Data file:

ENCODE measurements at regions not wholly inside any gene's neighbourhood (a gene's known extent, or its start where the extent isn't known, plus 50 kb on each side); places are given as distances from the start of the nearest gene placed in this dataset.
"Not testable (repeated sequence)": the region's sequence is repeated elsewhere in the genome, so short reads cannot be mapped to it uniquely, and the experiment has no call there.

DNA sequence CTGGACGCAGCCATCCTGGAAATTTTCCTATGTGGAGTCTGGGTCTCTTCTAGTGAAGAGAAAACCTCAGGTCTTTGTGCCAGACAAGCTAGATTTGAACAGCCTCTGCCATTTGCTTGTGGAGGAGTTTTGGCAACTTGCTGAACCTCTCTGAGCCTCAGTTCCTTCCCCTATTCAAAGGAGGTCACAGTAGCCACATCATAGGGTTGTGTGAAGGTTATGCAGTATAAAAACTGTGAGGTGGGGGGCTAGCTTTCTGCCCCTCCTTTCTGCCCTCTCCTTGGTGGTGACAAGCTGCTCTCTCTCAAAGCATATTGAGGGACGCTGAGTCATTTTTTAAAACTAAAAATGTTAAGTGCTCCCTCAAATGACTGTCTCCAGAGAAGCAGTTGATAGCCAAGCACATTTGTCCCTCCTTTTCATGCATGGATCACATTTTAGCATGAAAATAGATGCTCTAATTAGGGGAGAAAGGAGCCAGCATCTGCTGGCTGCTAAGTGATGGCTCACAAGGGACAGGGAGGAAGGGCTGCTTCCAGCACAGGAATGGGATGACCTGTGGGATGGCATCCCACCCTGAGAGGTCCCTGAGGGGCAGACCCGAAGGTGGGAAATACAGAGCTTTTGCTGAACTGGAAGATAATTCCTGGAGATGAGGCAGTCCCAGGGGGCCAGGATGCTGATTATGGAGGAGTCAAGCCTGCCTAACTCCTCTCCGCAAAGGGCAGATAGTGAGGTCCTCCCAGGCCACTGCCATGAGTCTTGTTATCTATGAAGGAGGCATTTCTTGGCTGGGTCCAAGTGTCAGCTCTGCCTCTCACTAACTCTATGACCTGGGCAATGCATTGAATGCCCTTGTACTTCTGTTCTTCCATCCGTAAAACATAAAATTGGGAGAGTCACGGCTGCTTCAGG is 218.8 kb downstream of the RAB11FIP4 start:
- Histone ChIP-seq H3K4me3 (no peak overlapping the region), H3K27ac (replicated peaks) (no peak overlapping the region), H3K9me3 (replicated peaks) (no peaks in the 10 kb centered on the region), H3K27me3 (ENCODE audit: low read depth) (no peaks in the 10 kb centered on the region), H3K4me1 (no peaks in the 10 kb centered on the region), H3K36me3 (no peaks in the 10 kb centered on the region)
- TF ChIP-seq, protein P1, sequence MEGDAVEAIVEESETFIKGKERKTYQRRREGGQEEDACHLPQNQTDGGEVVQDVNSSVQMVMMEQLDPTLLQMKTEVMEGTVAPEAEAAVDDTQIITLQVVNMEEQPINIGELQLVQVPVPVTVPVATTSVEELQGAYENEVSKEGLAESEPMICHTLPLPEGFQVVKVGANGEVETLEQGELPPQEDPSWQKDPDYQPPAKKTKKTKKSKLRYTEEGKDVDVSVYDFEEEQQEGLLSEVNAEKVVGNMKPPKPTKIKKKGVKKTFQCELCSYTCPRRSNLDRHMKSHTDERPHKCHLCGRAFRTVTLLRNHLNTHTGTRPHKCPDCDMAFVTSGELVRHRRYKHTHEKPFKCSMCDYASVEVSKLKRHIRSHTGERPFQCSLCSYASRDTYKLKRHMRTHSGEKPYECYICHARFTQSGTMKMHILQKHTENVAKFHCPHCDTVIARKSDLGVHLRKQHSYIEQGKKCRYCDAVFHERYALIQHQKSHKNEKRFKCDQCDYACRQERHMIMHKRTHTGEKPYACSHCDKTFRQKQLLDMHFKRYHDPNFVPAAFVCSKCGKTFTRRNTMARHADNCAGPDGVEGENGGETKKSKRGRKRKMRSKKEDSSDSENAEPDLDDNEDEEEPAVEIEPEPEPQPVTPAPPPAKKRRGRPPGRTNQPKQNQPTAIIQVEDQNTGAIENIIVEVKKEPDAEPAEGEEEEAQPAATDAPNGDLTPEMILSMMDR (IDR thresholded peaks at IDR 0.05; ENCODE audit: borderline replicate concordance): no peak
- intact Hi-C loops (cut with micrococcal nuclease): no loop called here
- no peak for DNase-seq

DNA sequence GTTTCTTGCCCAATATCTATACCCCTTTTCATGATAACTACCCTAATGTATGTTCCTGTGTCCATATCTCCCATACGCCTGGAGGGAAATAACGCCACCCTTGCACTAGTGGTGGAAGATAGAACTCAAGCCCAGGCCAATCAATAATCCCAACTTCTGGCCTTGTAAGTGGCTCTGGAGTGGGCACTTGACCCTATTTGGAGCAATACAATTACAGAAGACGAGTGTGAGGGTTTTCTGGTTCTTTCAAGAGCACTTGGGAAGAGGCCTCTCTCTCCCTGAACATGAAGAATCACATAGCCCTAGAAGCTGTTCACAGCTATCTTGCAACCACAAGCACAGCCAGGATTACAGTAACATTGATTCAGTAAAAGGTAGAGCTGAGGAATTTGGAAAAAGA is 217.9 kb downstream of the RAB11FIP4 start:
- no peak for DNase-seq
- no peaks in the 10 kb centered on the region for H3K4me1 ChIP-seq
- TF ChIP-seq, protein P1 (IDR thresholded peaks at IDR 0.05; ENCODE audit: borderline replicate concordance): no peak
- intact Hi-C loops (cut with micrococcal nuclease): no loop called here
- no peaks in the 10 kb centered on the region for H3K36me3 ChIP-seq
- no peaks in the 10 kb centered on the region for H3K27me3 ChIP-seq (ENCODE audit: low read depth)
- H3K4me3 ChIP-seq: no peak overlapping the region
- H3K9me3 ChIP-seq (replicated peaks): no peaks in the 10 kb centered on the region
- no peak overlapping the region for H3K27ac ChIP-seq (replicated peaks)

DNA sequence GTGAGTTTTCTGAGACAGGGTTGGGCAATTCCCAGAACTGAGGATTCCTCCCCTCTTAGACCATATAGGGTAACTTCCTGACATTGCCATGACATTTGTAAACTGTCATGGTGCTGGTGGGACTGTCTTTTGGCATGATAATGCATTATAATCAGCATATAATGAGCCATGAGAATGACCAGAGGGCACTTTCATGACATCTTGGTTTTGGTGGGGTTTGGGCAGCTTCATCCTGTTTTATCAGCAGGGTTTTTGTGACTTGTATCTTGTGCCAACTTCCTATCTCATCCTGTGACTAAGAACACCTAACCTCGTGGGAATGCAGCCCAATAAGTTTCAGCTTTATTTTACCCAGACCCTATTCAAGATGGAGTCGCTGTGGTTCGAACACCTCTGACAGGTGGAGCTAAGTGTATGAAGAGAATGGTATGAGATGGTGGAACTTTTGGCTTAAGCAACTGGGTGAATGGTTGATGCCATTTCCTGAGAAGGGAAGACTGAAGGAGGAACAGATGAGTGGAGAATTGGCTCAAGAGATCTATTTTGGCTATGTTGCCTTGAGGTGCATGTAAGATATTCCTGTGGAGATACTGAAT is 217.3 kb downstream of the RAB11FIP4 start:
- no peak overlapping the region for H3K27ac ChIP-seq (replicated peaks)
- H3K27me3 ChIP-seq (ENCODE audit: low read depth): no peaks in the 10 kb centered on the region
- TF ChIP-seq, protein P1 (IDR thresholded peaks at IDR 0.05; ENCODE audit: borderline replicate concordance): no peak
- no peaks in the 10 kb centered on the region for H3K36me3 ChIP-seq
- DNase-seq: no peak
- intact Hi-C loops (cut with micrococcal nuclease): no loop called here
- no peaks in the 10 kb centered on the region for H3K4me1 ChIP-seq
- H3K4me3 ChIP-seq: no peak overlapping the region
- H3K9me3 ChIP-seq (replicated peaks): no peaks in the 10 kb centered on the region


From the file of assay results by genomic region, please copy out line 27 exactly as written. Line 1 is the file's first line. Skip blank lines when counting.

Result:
- H3K9me3 ChIP-seq (replicated peaks): no peaks in the 10 kb centered on the region